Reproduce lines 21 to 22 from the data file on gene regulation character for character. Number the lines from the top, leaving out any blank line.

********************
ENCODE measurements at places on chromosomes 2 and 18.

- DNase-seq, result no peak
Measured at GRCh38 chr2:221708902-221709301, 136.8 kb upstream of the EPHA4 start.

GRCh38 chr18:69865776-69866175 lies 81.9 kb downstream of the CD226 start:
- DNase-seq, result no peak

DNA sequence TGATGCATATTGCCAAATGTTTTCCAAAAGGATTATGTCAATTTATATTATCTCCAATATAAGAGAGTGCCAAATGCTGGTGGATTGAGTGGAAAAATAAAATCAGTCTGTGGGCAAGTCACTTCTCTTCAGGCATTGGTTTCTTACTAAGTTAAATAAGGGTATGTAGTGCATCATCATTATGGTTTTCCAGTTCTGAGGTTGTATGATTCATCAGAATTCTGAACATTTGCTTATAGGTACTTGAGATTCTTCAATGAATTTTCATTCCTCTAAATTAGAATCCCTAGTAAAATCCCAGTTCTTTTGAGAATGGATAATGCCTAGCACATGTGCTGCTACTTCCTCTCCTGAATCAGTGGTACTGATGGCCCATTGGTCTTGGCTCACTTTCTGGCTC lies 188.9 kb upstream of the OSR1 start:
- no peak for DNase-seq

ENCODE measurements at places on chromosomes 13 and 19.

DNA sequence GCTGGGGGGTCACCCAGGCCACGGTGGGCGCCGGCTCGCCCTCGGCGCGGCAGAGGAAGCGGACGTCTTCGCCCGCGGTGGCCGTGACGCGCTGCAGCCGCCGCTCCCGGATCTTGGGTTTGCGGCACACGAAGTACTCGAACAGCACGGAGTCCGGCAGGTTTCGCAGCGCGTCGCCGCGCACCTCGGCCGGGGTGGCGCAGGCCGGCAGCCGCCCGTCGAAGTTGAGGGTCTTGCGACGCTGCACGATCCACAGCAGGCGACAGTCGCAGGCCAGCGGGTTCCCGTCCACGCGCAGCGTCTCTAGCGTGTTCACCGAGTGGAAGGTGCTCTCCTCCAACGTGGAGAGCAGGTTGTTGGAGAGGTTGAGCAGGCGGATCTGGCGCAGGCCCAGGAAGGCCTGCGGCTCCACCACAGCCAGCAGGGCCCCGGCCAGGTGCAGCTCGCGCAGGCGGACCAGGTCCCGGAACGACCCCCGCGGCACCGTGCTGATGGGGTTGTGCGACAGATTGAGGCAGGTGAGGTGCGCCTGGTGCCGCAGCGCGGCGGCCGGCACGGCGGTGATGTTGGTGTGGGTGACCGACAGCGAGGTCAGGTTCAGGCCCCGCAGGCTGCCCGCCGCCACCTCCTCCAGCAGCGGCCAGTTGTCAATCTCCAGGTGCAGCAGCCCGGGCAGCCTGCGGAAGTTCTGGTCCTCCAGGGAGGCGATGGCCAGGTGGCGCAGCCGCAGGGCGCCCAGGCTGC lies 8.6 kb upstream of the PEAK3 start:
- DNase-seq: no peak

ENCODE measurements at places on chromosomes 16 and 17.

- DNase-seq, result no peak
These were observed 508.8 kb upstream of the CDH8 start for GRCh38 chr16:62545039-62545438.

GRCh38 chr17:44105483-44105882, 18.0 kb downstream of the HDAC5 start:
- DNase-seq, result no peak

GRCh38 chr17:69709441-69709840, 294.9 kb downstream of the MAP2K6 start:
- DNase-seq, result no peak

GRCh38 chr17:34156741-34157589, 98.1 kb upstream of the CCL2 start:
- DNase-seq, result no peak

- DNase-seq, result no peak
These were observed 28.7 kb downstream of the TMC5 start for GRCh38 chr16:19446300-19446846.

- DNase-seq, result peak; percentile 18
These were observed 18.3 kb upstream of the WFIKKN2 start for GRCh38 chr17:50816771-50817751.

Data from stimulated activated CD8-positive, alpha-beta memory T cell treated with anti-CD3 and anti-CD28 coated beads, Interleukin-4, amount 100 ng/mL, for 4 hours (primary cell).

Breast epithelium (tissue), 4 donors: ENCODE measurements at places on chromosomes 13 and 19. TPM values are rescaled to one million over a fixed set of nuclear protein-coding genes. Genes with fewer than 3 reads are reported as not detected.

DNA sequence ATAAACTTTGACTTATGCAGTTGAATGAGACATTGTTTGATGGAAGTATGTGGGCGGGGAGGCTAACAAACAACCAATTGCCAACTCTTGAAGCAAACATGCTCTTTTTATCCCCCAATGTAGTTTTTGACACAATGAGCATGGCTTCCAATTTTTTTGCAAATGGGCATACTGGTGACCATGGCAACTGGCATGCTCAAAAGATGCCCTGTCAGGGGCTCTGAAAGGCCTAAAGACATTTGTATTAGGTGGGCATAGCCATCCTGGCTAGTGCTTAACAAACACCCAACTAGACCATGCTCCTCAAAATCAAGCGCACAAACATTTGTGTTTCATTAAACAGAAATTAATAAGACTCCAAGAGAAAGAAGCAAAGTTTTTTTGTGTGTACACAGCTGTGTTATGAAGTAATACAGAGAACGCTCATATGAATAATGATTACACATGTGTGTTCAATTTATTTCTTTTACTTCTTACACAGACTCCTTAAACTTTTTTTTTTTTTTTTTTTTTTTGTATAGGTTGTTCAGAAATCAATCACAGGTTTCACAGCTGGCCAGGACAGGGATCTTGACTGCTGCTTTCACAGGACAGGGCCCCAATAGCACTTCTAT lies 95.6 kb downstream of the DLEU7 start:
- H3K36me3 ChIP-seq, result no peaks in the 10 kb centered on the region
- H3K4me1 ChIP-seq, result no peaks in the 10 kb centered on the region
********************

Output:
These were observed 28.7 kb downstream of the TMC5 start for GRCh38 chr16:19446300-19446846.

- DNase-seq, result peak; percentile 18